The automotive and transportation industry is always evolving and pushing the boundaries of innovation and technology. In the current era, reducing environmental impact is essential for businesses, driving the industry to channel their ingenuity into creating sustainable products and strategies.
On the latest episode of the Future Car Podcast, Eryn Devola, Head of Sustainability at Siemens Digital Industries, and Nand Kochhar, VP of Automotive and Transportation at Siemens Digital Industries Software, discuss what automotive companies can do to achieve sustainability faster. In this blog, we’ll cover 3 key approaches the automotive industry can adopt to ensure a sustainable future.
1. Future-forward product design
The ongoing discourse on sustainability reveals its profound influence on the various stages of the automotive lifecycle—especially the design phase. In fact, a staggering 80 percent of all environmental impacts are determined during the design phase. The decisions made in this stage significantly shape the product’s fate, both in terms of its impact on the environment and its end-of-life considerations. There exists a significant opportunity for automotive companies to embed sustainability into products from inception rather than attempting to adapt pre-existing designs to meet exacting sustainability requirements.
One advantage that comes with accounting for sustainability during the conceptual phase is the ability to extend a product’s lifespan. By creating products that are built to last, less waste is produced, yielding cost savings and improved environmental impact.
Moreover, by adopting an eco-conscious mindset from the get-go, engineers can develop a gameplan for what to do when a product finally reaches the end of its service life. With this forward-thinking approach, engineers can design vehicles that can be easily disassembled, ensuring product components can be re-used elsewhere. This level of foresight is necessary to ensuring the development of sustainable vehicles.
2. Supply chain transparency and material management
The second way automotive companies can improve their sustainability efforts is by cultivating a deep understanding of their products journey at every phase of the supply chain, a concept known as supply chain transparency. By gaining data insights into the components of their products, decision-makers can pinpoint where sustainability can be enhanced. Furthermore, in today’s eco-friendly consumer landscape, buyers want to know where the materials that make up their products are coming from and if they were sourced and produced sustainably.
The absence of transparency creates a significant blind spot for companies, adversely affecting their relationship with customers and concealing potential areas of improvement. However, untangling these complex networks is a group effort and it requires constant improvement and cooperation. All available data needs to be shared between engineers, manufacturers and distributors so they can work to discover where sustainability can be improved and refine their processes over time.
Another facet of supply chain transparency is the growing demand for environmentally suitable secondary plastics and secondary materials in case of disruptions within the supply chain. Once transparency is achieved, the focus can shift to ensuring the availability of these materials. Diversifying sources and conducting performance tests on alternative substances becomes critical to navigating production. It’s clear that the move towards supply chain transparency isn’t just about traceability; it’s also about adaptability and preparedness for unexpected scenarios.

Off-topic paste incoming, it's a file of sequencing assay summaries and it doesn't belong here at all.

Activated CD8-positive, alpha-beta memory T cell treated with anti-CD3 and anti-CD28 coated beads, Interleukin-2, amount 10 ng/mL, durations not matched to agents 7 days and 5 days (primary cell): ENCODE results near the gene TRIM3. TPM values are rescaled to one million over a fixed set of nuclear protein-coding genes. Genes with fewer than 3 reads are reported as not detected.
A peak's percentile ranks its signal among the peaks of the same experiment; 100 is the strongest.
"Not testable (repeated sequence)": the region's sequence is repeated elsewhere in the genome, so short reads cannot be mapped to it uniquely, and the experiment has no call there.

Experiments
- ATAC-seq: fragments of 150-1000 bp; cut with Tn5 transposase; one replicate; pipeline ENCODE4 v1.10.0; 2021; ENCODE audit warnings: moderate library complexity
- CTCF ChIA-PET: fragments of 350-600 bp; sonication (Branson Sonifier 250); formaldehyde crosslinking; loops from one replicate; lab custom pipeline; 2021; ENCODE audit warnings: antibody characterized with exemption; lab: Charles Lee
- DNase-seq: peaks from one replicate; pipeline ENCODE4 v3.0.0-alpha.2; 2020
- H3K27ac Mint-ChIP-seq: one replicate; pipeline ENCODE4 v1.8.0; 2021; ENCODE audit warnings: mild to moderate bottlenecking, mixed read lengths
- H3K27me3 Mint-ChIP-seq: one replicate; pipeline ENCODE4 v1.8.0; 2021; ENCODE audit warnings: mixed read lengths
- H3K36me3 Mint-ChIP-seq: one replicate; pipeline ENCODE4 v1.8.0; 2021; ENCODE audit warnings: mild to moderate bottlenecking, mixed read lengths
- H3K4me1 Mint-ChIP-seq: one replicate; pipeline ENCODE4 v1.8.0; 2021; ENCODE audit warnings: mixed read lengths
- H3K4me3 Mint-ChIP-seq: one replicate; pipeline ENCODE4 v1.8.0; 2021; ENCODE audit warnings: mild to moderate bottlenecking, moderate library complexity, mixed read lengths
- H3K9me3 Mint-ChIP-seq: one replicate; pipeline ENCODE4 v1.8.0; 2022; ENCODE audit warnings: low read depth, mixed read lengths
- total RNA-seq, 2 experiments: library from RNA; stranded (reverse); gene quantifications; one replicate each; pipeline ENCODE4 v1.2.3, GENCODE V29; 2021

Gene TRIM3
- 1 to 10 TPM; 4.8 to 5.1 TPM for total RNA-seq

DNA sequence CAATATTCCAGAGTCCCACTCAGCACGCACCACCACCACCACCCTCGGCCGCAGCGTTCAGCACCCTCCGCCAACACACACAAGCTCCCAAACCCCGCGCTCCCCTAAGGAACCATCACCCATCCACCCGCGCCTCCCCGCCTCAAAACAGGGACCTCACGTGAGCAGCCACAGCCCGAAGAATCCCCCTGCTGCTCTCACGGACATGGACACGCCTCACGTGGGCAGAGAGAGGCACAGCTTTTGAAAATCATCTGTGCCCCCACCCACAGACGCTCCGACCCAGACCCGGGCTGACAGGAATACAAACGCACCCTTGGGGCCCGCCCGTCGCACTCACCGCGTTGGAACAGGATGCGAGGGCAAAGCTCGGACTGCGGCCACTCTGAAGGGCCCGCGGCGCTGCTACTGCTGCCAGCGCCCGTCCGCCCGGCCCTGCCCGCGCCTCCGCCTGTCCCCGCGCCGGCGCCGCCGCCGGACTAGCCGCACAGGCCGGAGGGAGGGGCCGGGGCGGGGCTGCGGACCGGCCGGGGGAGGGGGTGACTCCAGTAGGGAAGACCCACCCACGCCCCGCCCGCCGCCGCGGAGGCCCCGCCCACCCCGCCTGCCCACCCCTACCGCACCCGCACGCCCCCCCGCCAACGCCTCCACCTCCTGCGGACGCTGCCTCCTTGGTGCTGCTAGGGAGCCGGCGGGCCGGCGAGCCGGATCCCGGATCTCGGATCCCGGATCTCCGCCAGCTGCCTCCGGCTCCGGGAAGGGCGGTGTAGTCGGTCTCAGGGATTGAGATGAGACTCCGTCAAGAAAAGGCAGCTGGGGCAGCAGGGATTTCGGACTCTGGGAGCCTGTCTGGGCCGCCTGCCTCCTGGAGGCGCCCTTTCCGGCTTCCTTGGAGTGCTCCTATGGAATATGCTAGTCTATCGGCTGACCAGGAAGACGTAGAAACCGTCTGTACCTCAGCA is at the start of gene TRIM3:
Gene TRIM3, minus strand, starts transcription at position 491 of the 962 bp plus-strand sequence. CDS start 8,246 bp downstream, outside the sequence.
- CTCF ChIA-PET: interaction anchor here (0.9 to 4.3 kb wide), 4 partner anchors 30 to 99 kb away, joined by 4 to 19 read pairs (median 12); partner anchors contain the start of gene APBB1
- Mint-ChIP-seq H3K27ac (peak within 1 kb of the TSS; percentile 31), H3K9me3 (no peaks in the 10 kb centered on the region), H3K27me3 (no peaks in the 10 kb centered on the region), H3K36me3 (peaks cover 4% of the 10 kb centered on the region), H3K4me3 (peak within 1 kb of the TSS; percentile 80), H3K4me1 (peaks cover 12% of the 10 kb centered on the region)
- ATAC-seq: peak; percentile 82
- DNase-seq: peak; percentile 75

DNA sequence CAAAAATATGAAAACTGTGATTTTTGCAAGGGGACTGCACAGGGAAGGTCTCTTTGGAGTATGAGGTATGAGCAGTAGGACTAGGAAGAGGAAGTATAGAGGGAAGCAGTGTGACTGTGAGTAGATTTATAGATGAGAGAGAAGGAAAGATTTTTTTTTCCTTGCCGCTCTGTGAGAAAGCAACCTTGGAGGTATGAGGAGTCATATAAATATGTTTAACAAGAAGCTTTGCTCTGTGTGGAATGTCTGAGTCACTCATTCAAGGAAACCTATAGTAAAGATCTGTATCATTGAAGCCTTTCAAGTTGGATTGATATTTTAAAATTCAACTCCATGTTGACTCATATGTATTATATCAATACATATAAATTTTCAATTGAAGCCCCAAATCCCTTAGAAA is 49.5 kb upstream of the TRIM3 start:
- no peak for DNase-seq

3. Improved battery recycling
As the market for electric vehicles (EVs) continues to grow, there is a considerable uptick in the demand for batteries. While EVs provide a positive environmental impact, historically, battery production has often resulted in a high percentage of waste and other externalities, and recovering materials has been incredibly difficult. To tackle this challenge, companies are employing these strategies and digital tools:
- Digital twin technology: By employing the digital twin, companies can digitally replicate their battery production facilities. With this, manufacturers can better understand the critical factors leading to fallout and improve the quality of the production process.
- On-site recycling processes: Several new battery factories are incorporating recycling processes directly within or next to the manufacturing plant. This means they can immediately recycle materials on-site, reducing the need for transporting waste elsewhere.
- Battery passports: In the UK, a new regulatory requirement will hold manufacturers accountable for keeping track of where their batteries end up. These battery passports aim to address the challenge of knowing the whereabouts of batteries, making them easier to locate for reuse and recycling.
As the push for environmentally friendly practices gains momentum, the automotive and transportation industry must embrace innovative approaches to ensure a sustainable future. By prioritizing future-forward product design, welcoming supply chain transparency and improving the battery lifecycle, companies can not only reduce their environmental footprint but also attain lasting success.
Xcelerator business platform. Siemens’ software and the comprehensive digital twin enable companies to optimize their design, engineering and manufacturing processes to turn today’s ideas into the sustainable products of the future. From chips to entire systems, from product to process, across all industries. Siemens Digital Industries Software – Accelerating transformation.